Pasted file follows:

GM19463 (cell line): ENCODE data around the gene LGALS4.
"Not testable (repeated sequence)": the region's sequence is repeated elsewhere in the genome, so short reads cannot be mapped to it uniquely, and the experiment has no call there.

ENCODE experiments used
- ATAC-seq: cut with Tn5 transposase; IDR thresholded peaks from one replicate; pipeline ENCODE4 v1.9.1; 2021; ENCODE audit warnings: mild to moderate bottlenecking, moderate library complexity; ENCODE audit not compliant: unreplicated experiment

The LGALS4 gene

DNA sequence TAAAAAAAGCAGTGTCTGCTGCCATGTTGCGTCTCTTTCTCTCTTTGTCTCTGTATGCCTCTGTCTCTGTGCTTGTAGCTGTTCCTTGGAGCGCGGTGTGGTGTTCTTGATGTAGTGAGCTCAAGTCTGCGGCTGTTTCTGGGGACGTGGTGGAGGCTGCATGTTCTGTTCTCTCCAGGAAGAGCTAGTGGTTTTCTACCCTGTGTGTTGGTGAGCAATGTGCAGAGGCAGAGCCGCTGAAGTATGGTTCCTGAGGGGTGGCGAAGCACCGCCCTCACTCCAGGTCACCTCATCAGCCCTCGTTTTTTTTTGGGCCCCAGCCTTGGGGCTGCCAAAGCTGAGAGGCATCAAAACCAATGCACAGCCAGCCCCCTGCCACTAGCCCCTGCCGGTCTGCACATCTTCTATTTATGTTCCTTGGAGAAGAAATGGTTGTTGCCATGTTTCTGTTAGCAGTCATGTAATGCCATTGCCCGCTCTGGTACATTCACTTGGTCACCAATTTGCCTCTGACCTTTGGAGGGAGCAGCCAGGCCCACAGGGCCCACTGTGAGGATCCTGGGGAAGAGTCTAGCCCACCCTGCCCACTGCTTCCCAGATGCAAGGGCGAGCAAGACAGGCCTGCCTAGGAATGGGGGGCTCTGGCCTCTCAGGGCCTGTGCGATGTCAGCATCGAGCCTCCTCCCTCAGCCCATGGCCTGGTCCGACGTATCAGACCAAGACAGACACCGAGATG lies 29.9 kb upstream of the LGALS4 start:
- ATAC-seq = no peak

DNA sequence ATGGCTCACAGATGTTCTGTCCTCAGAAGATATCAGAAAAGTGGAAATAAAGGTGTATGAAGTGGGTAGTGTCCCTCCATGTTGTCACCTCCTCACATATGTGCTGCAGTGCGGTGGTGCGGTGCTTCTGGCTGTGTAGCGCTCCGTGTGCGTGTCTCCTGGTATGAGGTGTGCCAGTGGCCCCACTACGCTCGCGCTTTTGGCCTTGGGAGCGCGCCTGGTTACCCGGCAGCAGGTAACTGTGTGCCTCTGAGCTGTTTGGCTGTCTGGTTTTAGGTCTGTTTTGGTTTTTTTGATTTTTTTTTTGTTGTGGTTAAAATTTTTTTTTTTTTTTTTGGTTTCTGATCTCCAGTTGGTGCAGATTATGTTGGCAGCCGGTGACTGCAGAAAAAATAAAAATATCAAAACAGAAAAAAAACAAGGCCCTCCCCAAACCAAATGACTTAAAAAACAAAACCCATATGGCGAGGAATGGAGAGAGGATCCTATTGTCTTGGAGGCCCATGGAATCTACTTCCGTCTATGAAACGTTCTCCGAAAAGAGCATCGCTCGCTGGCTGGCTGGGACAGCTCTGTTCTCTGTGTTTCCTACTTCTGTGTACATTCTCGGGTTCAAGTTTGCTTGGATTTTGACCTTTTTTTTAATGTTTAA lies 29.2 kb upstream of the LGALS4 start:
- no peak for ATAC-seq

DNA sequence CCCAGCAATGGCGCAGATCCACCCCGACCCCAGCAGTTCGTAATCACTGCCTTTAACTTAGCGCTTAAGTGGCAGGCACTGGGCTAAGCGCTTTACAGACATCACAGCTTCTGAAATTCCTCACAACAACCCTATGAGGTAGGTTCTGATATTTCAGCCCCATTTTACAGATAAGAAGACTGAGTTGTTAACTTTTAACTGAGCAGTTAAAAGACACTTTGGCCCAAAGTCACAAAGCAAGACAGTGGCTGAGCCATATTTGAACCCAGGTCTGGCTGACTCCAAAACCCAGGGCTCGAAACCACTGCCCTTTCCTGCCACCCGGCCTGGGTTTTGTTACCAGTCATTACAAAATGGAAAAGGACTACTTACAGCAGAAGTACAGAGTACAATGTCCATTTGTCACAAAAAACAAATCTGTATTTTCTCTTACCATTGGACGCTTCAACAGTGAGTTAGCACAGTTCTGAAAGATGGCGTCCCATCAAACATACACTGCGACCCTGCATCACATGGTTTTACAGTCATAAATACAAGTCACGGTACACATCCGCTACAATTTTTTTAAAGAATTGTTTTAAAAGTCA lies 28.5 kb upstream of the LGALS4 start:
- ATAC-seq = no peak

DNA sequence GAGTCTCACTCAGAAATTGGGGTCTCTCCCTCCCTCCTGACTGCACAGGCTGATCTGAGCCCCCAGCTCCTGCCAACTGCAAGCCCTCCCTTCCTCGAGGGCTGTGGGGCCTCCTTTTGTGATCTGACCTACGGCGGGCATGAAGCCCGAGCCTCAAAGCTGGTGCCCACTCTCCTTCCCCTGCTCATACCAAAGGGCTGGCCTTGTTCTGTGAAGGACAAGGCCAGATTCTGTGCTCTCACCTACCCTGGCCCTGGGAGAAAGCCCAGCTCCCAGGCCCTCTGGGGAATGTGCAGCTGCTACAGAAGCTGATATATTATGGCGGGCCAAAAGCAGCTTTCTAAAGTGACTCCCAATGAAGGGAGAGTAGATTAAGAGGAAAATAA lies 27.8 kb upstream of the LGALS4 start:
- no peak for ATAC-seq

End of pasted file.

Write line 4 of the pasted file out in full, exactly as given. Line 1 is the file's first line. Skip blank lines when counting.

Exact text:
- ATAC-seq: cut with Tn5 transposase; IDR thresholded peaks from one replicate; pipeline ENCODE4 v1.9.1; 2021; ENCODE audit warnings: mild to moderate bottlenecking, moderate library complexity; ENCODE audit not compliant: unreplicated experiment